Audience: Who is it for?
Pretty much the number one rule of marketing: Know your audience. If you make something for “everyone,” you are really making it for no one. Including the audience in the GACCS should force you to get specific—and if you just put “users,” you are about four levels too high. This is a great chance to reference those ideal customer personas you made and maybe forgot about, like “Sales Sam” and “Security Shaq.”
Examples: Heads of people teams at 50+-person venture-backed startups; attendees of “Shop ’Til You Drop” conference; active free-product users
Creative: How will it stand out?
There are two main components to this part of the GACCS: the unique point of view, message, or “so what”; and creative requirements for contributors and stakeholders. Both pieces are important to creating something impactful—much like a product needs to be differentiated, so does your marketing product.
My rule of thumb: Marketing should always add value for your audience. If you don’t have anything unique to say or can’t make a piece of content that is better than what already exists on the topic, don’t make it.
Examples: Loom video that shows how our feature is 10x faster than the alternative; reuse Pop-A-Shot branded game, and add a discount as a prize; showcase the level of specificity in our benchmarks with a designed report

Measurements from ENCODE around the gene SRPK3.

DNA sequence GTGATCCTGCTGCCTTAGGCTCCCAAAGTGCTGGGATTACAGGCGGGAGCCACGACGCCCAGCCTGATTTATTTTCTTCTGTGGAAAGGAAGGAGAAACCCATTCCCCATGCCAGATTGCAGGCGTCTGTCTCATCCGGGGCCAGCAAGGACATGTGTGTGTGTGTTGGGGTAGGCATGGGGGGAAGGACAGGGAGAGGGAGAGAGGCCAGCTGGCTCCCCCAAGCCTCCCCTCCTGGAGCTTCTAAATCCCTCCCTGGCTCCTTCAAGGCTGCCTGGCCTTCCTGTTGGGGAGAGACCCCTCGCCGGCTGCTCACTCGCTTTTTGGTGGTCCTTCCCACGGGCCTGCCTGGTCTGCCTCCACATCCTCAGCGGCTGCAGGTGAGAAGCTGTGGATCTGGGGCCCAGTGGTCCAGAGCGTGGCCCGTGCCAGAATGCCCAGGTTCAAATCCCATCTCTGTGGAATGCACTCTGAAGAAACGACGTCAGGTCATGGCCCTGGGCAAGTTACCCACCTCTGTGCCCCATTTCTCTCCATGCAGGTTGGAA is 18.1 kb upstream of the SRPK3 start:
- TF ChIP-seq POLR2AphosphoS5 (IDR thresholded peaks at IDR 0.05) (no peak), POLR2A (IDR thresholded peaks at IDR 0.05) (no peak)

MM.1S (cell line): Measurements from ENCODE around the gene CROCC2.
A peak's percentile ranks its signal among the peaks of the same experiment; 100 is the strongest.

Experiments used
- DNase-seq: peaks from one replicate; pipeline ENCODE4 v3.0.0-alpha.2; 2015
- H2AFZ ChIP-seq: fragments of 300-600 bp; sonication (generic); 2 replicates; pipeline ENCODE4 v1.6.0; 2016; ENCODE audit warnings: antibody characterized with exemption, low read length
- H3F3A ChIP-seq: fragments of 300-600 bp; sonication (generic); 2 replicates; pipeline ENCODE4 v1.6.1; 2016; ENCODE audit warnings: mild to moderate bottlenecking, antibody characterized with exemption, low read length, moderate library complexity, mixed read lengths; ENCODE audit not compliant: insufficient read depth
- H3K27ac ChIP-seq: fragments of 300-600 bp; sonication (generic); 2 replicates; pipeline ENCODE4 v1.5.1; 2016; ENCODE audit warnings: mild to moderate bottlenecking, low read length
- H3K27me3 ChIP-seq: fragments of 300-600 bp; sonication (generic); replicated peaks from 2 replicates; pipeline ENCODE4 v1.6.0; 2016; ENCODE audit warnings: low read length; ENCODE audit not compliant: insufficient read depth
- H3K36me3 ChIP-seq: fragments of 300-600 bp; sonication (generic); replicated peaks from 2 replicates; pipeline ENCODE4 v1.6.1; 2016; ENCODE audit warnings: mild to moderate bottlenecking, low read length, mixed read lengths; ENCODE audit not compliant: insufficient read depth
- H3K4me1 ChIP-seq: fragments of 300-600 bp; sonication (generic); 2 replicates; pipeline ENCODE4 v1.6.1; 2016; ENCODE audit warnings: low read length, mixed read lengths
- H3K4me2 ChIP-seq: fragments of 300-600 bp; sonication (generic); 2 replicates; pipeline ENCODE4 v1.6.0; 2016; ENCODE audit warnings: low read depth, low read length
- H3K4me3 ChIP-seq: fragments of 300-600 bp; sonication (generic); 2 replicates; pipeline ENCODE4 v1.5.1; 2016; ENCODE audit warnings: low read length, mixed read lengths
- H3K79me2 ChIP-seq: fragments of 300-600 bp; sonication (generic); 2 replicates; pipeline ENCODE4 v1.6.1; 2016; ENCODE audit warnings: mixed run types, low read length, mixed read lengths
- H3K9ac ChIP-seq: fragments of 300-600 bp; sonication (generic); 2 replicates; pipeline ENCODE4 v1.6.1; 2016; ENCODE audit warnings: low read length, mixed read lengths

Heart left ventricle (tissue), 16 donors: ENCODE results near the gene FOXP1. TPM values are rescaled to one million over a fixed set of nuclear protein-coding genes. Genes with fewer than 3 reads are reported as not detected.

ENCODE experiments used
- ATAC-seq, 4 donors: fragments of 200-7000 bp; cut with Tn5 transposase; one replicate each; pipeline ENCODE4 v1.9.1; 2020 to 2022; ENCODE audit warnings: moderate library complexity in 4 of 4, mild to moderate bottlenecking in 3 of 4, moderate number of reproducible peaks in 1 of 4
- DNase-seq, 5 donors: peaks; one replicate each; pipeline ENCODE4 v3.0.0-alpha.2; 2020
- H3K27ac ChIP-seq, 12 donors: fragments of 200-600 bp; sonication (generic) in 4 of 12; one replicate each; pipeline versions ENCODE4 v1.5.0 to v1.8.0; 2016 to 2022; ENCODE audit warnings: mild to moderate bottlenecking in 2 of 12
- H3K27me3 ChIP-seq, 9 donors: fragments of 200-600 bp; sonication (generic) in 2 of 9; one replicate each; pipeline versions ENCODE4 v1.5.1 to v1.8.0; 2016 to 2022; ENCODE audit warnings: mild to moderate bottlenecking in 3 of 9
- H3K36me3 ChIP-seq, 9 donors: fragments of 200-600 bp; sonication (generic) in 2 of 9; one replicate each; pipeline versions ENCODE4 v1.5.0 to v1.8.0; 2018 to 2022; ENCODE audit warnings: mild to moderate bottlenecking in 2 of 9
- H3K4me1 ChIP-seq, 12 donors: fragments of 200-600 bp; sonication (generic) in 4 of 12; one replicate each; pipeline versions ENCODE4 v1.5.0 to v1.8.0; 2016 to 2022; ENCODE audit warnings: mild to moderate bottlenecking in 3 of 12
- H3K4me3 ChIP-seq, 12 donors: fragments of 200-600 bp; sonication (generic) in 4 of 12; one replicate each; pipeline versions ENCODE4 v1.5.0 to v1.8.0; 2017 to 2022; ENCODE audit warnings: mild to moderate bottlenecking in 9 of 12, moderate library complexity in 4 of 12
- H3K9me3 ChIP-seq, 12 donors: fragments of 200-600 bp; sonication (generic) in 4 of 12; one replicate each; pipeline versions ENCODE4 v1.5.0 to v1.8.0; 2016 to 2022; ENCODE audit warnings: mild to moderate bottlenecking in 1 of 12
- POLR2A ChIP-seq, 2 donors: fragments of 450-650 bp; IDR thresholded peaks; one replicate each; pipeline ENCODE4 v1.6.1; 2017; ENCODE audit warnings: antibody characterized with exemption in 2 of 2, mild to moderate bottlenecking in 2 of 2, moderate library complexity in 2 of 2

Channels: How will you distribute this?
Distribution is just as important as, if not more important than, what you are creating. If no one is going to see it, all the time you’ve spent making it is useless. Plus, where work will be distributed impacts what you make—you need to get channel/message fit.
For more time-consuming work, just having a distribution plan isn’t enough. You need to make sure you can get “mileage” out of your ideas and work. Mileage is my term for taking one content idea or marketing asset and expanding upon it, repurposing it to various formats, and/or using the same research to create a new piece of content.
In short, if you have no distribution plan, maybe wait on creating it.
Examples: Webinar a week after launch of blog post with guest Lenny Rachitsky; email sequence to our existing list of general managers; rank for SEO keywords “work better with marketing”
Stakeholders: Who needs to be involved?
The time spent building great relationships with other teams is useless if they feel left out of the loop and alienated from your work—a GACCS is an easy way to loop them in.